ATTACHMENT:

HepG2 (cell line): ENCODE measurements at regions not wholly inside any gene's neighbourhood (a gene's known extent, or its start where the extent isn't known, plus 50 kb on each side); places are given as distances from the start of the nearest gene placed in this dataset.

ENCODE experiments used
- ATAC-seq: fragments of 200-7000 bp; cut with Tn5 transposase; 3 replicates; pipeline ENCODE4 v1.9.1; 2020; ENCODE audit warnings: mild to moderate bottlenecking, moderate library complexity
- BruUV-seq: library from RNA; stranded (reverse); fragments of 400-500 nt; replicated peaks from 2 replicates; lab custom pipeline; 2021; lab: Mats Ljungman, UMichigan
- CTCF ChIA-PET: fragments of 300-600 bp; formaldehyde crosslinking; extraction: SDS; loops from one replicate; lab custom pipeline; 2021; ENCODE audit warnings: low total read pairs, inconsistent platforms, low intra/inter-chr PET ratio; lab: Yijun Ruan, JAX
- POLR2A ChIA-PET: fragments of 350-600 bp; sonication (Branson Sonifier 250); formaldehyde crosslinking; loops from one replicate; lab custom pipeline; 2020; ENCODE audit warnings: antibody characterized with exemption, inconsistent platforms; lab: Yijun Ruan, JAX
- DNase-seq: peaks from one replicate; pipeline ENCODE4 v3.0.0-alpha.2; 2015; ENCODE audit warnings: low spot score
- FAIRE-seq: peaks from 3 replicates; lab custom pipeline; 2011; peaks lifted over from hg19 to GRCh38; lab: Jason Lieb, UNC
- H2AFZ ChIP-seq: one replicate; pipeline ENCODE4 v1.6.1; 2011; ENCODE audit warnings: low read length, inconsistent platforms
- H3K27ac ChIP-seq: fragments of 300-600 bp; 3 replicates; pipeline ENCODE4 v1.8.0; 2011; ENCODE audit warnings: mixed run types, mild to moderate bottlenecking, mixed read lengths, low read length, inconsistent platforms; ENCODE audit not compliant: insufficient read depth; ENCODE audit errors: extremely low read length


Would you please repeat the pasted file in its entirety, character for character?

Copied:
HepG2 (cell line): ENCODE measurements at regions not wholly inside any gene's neighbourhood (a gene's known extent, or its start where the extent isn't known, plus 50 kb on each side); places are given as distances from the start of the nearest gene placed in this dataset.

ENCODE experiments used
- ATAC-seq: fragments of 200-7000 bp; cut with Tn5 transposase; 3 replicates; pipeline ENCODE4 v1.9.1; 2020; ENCODE audit warnings: mild to moderate bottlenecking, moderate library complexity
- BruUV-seq: library from RNA; stranded (reverse); fragments of 400-500 nt; replicated peaks from 2 replicates; lab custom pipeline; 2021; lab: Mats Ljungman, UMichigan
- CTCF ChIA-PET: fragments of 300-600 bp; formaldehyde crosslinking; extraction: SDS; loops from one replicate; lab custom pipeline; 2021; ENCODE audit warnings: low total read pairs, inconsistent platforms, low intra/inter-chr PET ratio; lab: Yijun Ruan, JAX
- POLR2A ChIA-PET: fragments of 350-600 bp; sonication (Branson Sonifier 250); formaldehyde crosslinking; loops from one replicate; lab custom pipeline; 2020; ENCODE audit warnings: antibody characterized with exemption, inconsistent platforms; lab: Yijun Ruan, JAX
- DNase-seq: peaks from one replicate; pipeline ENCODE4 v3.0.0-alpha.2; 2015; ENCODE audit warnings: low spot score
- FAIRE-seq: peaks from 3 replicates; lab custom pipeline; 2011; peaks lifted over from hg19 to GRCh38; lab: Jason Lieb, UNC
- H2AFZ ChIP-seq: one replicate; pipeline ENCODE4 v1.6.1; 2011; ENCODE audit warnings: low read length, inconsistent platforms
- H3K27ac ChIP-seq: fragments of 300-600 bp; 3 replicates; pipeline ENCODE4 v1.8.0; 2011; ENCODE audit warnings: mixed run types, mild to moderate bottlenecking, mixed read lengths, low read length, inconsistent platforms; ENCODE audit not compliant: insufficient read depth; ENCODE audit errors: extremely low read length